The Ghoul (1975) - Horror, Thriller

Hohum Score

98

Hohummer

A former Priest named Dr. Lawrence harbors a dark and horrible secret in his attic. The locked room serves as a prison cell for his crazed, cannibalistic adult son, who acquired his savage ... See full summary »

IMDB: 4.8
Director: Freddie Francis
Stars: Peter Cushing, John Hurt
Length: 88 Minutes
PG Rating: R
Reviews: 10 out of 33 found boring (30.3%)

One-line Reviews (21)

Overall, THE GHOUL is an immensely enjoyable film.

Creepy and Suspenseful .

I wouldn't go out of my way to purchase the movie, but if you find it at a flea market for a couple of bucks it is worth watching.

After several tedious scenes where we learn Lawrence lost his wife and son in India(including some very racist dialog), well, nothing happens.

The story is drearily predictable and stupid; the shocks are infrequent and ineffective; the gore is funny rather than frightening; the solution to the mystery is laughable.

The movie is worth watching if you like horror.

A stylish but ultimately pointless exercise in bleakness .

Although often choppy with subplots that go nowhere, The Ghoul is still entertaining to watch on a slow weekend late night, for anything with Peter Cushing in it deserves at least one viewing.

It never seems to receive rave reviews, even in these days of re-appraisal, and yet I find it thoroughly enjoyable.

The plot is repetitive and features a lot of clichés and stereotypes, several long parts of the film are dreadfully slow-moving and boring and – most of all – it's very low on shocks & bloodshed.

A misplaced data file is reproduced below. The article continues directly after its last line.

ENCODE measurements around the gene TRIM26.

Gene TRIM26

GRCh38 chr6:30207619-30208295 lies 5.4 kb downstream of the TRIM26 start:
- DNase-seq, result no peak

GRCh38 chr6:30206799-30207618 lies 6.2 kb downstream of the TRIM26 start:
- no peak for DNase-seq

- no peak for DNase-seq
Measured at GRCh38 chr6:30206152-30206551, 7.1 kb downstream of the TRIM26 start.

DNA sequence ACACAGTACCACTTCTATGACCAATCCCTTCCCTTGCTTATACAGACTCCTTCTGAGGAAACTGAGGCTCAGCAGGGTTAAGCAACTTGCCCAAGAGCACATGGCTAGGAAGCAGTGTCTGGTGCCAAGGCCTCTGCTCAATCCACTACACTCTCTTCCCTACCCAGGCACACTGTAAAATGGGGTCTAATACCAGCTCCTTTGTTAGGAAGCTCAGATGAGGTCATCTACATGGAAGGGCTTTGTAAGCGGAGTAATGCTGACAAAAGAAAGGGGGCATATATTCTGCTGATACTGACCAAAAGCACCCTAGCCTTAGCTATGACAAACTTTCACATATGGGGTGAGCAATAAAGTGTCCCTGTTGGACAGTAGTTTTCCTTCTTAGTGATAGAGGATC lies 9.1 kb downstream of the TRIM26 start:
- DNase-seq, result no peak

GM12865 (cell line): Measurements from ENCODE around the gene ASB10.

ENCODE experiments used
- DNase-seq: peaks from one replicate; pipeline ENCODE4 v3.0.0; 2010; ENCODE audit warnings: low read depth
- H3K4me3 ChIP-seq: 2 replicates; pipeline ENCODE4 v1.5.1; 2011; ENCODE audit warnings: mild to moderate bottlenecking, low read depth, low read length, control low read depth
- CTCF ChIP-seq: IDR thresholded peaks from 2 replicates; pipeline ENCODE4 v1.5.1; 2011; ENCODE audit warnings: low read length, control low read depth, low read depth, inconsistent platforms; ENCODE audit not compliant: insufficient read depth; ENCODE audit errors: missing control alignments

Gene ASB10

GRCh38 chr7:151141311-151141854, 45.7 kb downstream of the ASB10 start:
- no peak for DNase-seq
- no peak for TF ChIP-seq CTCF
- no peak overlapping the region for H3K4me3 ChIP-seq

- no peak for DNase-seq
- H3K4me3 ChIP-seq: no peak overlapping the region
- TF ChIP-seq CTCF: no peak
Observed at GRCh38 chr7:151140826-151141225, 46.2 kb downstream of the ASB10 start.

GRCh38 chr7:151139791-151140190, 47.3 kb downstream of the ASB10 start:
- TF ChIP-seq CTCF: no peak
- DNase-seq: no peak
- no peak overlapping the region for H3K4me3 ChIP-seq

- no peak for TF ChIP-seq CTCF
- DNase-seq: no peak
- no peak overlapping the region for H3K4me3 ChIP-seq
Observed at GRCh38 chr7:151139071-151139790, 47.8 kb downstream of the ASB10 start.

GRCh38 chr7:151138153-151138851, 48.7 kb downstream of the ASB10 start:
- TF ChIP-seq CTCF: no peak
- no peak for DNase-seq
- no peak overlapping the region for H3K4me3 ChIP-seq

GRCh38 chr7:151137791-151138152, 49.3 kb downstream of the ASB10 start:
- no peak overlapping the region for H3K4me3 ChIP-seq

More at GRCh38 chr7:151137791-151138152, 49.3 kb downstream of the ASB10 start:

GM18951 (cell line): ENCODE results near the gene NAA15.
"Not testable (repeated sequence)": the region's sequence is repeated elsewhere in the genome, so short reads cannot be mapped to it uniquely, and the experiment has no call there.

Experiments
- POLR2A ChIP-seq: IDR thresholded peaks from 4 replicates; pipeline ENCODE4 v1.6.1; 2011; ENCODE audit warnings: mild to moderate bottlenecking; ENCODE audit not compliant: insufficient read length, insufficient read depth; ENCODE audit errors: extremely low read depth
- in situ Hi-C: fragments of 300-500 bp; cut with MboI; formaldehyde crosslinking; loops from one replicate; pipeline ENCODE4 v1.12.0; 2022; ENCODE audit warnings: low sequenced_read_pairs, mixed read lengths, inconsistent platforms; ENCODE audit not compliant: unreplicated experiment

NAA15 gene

How slow can blood-letting be??.

We get to see an exciting car race, Veronica Carlson is great to watch and listen to, the misty setting provides a great atmospheric backdrop, there's a very creepy vibe in the scenes where the ghoul appears or is about to appear and there's never a dull moment.

At a party, two bored men challenge each other to a car race to Land's End.

Ghoul begins at a roaring 1920's party where four bored guests decide to go drag racing and wind up at a strange mansion in the forest where a former priest (Cushing) resides with his creepy Indian housekeeper (brilliantly portrayed by Gwen Watford), and sadistic groundskeeper (a very early role by John Hurt).

At least how they end up in the perilous mansion is ingenious, as two rich and bored couples challenge each other to a car race through largely unknown areas of the British countryside.

Filled with ornate woodwork, yawning fireplaces, and staircases that go up, up, and further up, this place is a morbid dream house.

This movie starts slow and stays slow, as bit by bit the rather predictable details of the story are revealed.

I am,nevertheless a sucker for this kind of thing,the more clichéed the better,and despite the irritating elements,I still found the film well-paced and very entertaining.

Freddie Francis directs it all rather morosely, struggling to do anything with the derivative script and boring situations.

The music by Harry Robinson is dull too, and the whole enterprise has an uninvolving, uninspired gloom hanging over it.

Aside from this, the plot stumbles along with yawning gaps of pointless dialogue and actionless scenes, until the Ghoul is revealed at the end.